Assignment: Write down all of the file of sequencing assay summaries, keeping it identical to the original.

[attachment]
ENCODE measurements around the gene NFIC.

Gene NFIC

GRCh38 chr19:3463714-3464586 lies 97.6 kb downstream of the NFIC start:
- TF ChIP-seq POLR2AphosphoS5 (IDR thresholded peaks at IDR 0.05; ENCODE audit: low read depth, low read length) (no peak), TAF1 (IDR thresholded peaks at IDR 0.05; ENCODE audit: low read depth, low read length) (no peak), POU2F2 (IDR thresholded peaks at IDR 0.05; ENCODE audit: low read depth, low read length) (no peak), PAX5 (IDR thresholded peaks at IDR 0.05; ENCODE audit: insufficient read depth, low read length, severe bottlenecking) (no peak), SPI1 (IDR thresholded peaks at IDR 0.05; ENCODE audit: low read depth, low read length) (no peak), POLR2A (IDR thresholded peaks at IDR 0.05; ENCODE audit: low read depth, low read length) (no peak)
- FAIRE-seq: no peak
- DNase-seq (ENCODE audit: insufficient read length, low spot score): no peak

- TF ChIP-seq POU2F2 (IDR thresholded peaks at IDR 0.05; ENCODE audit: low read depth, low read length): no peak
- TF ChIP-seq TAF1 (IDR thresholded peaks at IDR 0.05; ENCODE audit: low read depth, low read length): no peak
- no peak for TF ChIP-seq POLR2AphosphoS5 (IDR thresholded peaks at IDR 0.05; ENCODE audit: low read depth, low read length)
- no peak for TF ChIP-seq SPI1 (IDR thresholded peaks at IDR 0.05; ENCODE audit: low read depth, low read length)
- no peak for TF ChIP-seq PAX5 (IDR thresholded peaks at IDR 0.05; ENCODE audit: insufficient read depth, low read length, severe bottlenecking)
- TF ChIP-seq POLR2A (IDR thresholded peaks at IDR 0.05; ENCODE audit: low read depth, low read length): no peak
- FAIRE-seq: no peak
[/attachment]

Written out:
ENCODE measurements around the gene NFIC.

Gene NFIC

GRCh38 chr19:3463714-3464586 lies 97.6 kb downstream of the NFIC start:
- TF ChIP-seq POLR2AphosphoS5 (IDR thresholded peaks at IDR 0.05; ENCODE audit: low read depth, low read length) (no peak), TAF1 (IDR thresholded peaks at IDR 0.05; ENCODE audit: low read depth, low read length) (no peak), POU2F2 (IDR thresholded peaks at IDR 0.05; ENCODE audit: low read depth, low read length) (no peak), PAX5 (IDR thresholded peaks at IDR 0.05; ENCODE audit: insufficient read depth, low read length, severe bottlenecking) (no peak), SPI1 (IDR thresholded peaks at IDR 0.05; ENCODE audit: low read depth, low read length) (no peak), POLR2A (IDR thresholded peaks at IDR 0.05; ENCODE audit: low read depth, low read length) (no peak)
- FAIRE-seq: no peak
- DNase-seq (ENCODE audit: insufficient read length, low spot score): no peak

- TF ChIP-seq POU2F2 (IDR thresholded peaks at IDR 0.05; ENCODE audit: low read depth, low read length): no peak
- TF ChIP-seq TAF1 (IDR thresholded peaks at IDR 0.05; ENCODE audit: low read depth, low read length): no peak
- no peak for TF ChIP-seq POLR2AphosphoS5 (IDR thresholded peaks at IDR 0.05; ENCODE audit: low read depth, low read length)
- no peak for TF ChIP-seq SPI1 (IDR thresholded peaks at IDR 0.05; ENCODE audit: low read depth, low read length)
- no peak for TF ChIP-seq PAX5 (IDR thresholded peaks at IDR 0.05; ENCODE audit: insufficient read depth, low read length, severe bottlenecking)
- TF ChIP-seq POLR2A (IDR thresholded peaks at IDR 0.05; ENCODE audit: low read depth, low read length): no peak
- FAIRE-seq: no peak